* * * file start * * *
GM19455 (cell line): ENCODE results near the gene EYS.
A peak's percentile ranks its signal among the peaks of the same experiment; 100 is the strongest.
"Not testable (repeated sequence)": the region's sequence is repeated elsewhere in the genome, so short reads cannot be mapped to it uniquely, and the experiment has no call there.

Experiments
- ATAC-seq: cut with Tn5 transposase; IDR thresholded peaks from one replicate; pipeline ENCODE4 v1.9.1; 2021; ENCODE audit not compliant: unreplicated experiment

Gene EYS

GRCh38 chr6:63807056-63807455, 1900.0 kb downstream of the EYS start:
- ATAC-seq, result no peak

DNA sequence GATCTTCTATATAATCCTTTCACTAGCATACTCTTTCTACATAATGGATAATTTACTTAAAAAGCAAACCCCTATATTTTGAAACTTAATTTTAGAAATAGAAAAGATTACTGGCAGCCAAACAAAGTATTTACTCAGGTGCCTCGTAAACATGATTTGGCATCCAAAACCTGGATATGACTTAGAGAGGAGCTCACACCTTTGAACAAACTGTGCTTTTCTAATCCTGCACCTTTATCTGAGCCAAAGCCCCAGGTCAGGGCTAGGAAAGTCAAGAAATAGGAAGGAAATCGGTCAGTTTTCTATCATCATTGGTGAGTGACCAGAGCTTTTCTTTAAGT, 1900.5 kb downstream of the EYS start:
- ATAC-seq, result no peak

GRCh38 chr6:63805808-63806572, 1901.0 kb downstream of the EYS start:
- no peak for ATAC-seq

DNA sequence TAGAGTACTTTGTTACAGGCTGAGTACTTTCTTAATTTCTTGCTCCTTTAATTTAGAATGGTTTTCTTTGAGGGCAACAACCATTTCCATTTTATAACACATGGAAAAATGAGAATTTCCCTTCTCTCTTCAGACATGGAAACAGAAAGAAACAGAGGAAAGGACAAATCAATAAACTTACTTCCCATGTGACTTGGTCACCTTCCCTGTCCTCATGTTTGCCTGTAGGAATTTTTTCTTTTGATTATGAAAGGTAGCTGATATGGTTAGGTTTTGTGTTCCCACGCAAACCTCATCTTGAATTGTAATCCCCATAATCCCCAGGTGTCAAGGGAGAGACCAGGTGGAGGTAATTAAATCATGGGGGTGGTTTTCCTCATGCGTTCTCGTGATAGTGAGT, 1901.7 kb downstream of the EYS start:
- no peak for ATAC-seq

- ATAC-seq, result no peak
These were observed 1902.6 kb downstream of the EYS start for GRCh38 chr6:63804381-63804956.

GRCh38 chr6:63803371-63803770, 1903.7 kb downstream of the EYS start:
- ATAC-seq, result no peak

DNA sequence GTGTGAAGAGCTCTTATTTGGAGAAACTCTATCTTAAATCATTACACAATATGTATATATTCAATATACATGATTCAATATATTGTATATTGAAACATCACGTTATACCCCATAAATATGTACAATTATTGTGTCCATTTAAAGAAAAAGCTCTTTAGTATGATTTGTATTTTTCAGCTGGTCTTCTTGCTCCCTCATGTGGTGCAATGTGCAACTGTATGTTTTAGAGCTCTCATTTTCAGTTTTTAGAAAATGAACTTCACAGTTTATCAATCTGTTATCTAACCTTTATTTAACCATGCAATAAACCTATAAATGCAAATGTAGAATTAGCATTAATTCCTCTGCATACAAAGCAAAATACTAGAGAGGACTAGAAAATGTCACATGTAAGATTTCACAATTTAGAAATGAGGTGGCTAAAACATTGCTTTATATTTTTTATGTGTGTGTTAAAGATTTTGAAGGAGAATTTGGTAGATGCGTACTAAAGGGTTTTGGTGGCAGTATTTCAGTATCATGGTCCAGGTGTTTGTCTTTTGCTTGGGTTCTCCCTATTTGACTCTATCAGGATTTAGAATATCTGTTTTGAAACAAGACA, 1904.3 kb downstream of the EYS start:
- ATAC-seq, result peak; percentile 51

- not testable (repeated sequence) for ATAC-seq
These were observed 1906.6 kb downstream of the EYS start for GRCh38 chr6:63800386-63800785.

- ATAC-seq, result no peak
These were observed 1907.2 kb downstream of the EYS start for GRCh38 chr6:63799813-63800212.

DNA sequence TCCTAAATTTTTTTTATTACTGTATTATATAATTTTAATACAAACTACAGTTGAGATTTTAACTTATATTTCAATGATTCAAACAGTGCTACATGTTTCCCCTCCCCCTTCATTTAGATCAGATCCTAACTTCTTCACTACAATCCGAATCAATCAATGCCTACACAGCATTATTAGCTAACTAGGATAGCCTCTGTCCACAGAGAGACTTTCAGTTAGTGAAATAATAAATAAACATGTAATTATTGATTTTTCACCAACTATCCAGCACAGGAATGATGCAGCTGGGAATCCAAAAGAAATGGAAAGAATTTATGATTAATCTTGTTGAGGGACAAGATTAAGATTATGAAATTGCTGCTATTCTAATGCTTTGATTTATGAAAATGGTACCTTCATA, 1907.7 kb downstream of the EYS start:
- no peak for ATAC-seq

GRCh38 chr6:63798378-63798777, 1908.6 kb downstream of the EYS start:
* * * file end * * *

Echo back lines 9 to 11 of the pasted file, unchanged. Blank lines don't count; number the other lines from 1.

DNA sequence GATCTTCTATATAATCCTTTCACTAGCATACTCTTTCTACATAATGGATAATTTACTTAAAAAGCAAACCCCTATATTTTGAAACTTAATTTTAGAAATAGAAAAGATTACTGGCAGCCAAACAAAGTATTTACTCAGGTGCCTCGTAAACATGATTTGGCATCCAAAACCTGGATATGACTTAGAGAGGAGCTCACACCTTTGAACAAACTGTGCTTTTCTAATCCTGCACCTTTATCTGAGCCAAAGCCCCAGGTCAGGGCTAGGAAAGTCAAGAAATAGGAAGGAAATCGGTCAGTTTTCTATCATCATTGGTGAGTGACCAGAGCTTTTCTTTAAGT, 1900.5 kb downstream of the EYS start:
- ATAC-seq, result no peak

GRCh38 chr6:63805808-63806572, 1901.0 kb downstream of the EYS start: